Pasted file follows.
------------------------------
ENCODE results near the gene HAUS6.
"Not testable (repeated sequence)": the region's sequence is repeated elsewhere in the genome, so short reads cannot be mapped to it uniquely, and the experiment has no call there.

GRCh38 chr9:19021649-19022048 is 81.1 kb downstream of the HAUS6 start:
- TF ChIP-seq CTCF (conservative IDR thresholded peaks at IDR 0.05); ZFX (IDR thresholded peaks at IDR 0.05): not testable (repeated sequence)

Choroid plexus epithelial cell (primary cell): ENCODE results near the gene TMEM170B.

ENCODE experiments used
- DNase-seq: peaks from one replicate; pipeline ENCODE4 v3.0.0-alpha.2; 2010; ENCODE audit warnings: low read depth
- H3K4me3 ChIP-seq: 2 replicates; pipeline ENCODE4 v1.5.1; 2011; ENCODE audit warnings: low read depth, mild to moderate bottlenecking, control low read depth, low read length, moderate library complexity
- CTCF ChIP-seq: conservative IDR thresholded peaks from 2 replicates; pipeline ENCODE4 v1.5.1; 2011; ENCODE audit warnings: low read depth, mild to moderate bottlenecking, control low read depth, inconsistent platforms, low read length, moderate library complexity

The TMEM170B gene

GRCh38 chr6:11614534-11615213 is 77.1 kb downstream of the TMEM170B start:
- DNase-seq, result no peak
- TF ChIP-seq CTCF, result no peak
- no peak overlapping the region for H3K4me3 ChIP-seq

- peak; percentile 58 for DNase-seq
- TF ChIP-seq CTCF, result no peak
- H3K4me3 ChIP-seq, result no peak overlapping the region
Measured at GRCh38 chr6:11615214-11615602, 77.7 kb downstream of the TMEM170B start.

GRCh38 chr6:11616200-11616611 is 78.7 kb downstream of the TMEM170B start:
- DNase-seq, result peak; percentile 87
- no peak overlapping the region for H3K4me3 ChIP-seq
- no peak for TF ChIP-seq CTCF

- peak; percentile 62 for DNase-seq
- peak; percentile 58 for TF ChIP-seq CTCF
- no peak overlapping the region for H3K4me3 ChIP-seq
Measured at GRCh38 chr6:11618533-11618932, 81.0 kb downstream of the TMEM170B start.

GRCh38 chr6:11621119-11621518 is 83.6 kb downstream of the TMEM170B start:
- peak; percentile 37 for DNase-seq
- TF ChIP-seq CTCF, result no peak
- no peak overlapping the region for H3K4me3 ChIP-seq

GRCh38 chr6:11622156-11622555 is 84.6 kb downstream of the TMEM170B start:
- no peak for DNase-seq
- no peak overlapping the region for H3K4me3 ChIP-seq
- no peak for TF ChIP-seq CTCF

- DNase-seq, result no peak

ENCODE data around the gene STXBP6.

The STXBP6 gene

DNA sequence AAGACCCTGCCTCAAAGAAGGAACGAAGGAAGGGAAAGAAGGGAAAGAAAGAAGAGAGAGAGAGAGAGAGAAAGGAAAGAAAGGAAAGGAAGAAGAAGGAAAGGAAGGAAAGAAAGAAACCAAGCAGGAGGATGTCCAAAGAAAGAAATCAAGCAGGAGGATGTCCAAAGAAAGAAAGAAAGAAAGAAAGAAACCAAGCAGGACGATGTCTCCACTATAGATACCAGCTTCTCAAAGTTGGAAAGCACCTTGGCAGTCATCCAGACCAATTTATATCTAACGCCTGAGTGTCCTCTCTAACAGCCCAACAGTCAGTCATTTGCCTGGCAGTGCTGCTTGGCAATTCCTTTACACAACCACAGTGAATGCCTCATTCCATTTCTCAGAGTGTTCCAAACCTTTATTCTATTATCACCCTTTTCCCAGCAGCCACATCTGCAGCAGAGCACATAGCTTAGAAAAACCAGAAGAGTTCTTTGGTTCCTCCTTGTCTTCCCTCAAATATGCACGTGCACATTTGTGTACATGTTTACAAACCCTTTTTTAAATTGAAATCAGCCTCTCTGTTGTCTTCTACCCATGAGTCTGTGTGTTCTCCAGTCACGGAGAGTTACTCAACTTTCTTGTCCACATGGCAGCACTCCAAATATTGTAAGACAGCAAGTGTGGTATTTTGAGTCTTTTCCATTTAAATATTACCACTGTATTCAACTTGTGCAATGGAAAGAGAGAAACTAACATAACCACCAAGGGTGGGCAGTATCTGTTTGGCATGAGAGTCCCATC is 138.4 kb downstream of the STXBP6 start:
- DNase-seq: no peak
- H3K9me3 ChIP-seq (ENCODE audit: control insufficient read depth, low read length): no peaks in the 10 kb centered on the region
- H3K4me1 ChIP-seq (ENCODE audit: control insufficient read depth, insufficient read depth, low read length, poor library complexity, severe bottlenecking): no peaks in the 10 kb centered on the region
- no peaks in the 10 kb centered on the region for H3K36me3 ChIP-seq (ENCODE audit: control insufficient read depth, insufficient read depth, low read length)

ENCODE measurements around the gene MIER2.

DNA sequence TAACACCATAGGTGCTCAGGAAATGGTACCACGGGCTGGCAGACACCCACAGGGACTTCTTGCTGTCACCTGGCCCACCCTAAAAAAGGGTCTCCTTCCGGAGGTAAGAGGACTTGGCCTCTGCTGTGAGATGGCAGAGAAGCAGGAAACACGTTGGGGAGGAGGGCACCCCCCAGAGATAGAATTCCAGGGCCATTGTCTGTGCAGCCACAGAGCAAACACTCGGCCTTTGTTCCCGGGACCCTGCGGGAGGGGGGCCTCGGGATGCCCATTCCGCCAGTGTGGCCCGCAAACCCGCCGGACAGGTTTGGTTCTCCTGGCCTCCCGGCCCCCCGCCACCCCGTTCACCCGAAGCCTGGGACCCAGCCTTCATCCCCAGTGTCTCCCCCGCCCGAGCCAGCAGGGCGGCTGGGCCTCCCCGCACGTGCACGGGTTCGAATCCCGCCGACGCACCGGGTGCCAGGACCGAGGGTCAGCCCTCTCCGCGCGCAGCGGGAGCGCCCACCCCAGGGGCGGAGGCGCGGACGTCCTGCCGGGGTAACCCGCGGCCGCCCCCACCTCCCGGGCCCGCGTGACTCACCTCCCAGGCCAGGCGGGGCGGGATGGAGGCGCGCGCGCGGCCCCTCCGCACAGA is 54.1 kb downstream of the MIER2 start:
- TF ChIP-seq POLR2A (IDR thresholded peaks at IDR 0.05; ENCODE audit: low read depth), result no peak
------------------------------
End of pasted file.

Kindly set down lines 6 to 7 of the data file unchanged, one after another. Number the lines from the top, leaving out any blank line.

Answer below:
ENCODE experiments used
- DNase-seq: peaks from one replicate; pipeline ENCODE4 v3.0.0-alpha.2; 2010; ENCODE audit warnings: low read depth